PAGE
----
As it turns out, Deputy PM Barnaby Joyce supports Julian Assange and it’s safe to say I’m stunned.
While in Iso in the US Joyce wrote an op-ed for the Sydney Morning Herald chaotically titled, “I have never met Julian Assange and I presume I would not like him, but he’s entitled to justice”.
In it the Nationals leader argued that the Australian government should step in and stop the WikiLeaks co-founder’s imminent extradition from the UK to the US. If extradited Assange would face espionage charges and potential prison time over his publication of leaked US military documents a decade ago.
So far Prime Minister Scott Morrison has refused to intervene or bring Assange home after the US won an appeal in the UK high court on Friday over his extradition.
Joyce wrote that while he does “not respect” Assange, the rights to a fair trial and to liberty “apply equally to the person who has unlimited resources and has been blessed with the greatest luck in the random draw of life, and to those who have been less fortunate.”
It’s feels like a weird move by the climate denier who this year said he “couldn’t give a shit” about COVID’s impacts on Melbourne and once threatened Johnny Depp with 10 years in jail, but it actually kind of aligns with his stance on the Biloela family.
Right before he returned to his 2IC job in June, he openly criticised the federal government’s treatment of the family of four, saying that if the two daughters’ names were Jane and Sally instead of Tharnicaa and Kopika “we’d think twice about sending them back to another country which they’re not from”.
In his op-ed Joyce argued that as an Australian citizen, Assange should be protected by his government.
“As an individual, whether you like him or despise him, it is beyond him, given his circumstances, to protect his rights by himself. So we must hope for the British courts to do so, and we will judge its society accordingly.”
He also noted that Assange had not broken any Australian laws and instead won a Walkley Award for journalism.
WikiLeaks published hundreds of thousands of documents on the Afghanistan and Iraq wars leaked by whistleblowers in 2010 and 2011.
“Assange did not steal any US secret files … Assange did publish them,” Joyce wrote.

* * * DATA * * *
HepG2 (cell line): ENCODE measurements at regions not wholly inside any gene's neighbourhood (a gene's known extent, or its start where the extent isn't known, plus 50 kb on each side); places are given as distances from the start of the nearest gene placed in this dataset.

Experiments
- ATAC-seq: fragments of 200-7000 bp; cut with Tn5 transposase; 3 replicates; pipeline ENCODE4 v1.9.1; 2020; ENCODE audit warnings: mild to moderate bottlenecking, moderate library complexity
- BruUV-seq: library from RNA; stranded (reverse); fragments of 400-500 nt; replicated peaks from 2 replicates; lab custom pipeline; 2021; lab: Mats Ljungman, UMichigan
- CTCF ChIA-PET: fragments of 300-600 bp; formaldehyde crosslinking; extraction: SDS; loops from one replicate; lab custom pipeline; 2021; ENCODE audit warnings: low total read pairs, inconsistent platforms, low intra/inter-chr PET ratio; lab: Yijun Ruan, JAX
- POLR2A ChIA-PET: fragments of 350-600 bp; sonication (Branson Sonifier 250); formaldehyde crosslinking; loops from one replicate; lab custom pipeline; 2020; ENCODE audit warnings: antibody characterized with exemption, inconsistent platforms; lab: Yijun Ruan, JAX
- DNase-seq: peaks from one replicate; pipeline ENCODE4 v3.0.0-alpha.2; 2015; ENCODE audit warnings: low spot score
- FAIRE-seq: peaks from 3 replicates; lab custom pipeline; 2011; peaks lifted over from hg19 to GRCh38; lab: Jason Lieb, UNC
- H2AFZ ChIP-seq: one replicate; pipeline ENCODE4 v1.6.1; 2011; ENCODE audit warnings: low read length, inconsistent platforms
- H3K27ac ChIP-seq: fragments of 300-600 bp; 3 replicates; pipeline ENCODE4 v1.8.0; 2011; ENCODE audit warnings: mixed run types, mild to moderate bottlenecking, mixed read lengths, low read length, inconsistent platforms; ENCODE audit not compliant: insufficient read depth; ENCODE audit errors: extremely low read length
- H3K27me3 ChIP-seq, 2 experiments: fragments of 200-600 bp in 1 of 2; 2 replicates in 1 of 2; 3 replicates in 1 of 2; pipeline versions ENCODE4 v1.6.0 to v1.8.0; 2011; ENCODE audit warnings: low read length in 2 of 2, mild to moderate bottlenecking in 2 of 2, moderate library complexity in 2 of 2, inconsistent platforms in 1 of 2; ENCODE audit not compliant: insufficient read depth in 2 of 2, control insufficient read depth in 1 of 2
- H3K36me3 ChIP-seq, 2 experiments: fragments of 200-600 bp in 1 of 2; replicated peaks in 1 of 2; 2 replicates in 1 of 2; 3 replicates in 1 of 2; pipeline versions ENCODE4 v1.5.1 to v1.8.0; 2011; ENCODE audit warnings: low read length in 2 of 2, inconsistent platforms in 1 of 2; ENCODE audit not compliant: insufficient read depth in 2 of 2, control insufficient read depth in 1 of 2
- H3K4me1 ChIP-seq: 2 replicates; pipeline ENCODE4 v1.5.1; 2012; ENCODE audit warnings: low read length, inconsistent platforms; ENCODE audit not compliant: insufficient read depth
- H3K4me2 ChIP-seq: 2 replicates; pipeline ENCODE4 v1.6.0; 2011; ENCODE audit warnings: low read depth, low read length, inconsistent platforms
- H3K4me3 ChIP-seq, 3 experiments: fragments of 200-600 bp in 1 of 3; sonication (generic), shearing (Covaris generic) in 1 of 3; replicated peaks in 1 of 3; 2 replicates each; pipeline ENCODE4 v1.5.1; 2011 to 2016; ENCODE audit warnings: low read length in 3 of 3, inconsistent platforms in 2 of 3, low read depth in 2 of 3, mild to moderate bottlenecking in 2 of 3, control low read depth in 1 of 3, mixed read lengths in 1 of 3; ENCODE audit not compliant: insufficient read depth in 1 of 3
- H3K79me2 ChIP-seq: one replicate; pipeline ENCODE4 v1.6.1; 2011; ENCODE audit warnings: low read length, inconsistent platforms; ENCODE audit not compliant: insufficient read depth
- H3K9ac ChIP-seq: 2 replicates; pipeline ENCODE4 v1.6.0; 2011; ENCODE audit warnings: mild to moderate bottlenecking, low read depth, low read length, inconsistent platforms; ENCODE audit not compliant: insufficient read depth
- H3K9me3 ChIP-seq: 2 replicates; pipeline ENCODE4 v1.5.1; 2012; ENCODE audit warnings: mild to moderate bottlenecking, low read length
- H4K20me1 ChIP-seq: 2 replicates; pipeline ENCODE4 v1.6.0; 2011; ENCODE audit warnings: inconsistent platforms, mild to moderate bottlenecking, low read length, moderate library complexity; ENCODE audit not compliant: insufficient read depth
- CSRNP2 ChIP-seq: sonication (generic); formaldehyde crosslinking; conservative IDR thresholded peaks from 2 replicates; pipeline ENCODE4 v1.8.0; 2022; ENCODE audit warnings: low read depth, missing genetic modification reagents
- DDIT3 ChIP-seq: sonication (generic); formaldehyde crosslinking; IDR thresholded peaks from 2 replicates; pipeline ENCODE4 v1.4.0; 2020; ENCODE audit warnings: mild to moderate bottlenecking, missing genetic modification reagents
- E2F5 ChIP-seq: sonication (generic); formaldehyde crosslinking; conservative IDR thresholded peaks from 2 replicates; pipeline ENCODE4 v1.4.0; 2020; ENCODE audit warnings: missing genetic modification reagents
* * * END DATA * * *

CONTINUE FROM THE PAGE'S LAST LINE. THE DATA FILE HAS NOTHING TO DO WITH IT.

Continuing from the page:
“If we are content that this process of extraditing one Australian to the US for breaking its laws even when he was not in that country is fair, are we prepared therefore to accept it as a precedent for applying to any other laws of any other nation to any of our citizens?”
Barnaby Joyce now joins a slew of MPs who have called on the government to bring Assange home, sparing him from being tried in the US.
Labor and Greens both want to see the charges dropped against Assange and for the government to encourage the US government to bring this matter to a close.
“Labor expects the Australian government to provide appropriate consular support to Julian Assange, as is his right as an Australian citizen,” Shadow Minister for Foreign Affairs Penny Wong said.
Speaking in parliament, Independent Tasmanian MP Andrew Wilkie has called on Morrison to “end this lunacy” and demand Assange’s release.
The UK high court decision at the weekend has been criticised by press freedom and human rights advocates.
“By allowing this appeal, the High Court has chosen to accept the deeply flawed diplomatic assurances given by the US that Assange would not be held in solitary confinement in a maximum security prison,” Amnesty International’s Europe director, Nils Muižnieks, said in a statement.
Assange’s lawyers have said they intend to challenge the UK high court ruling with a supreme court appeal.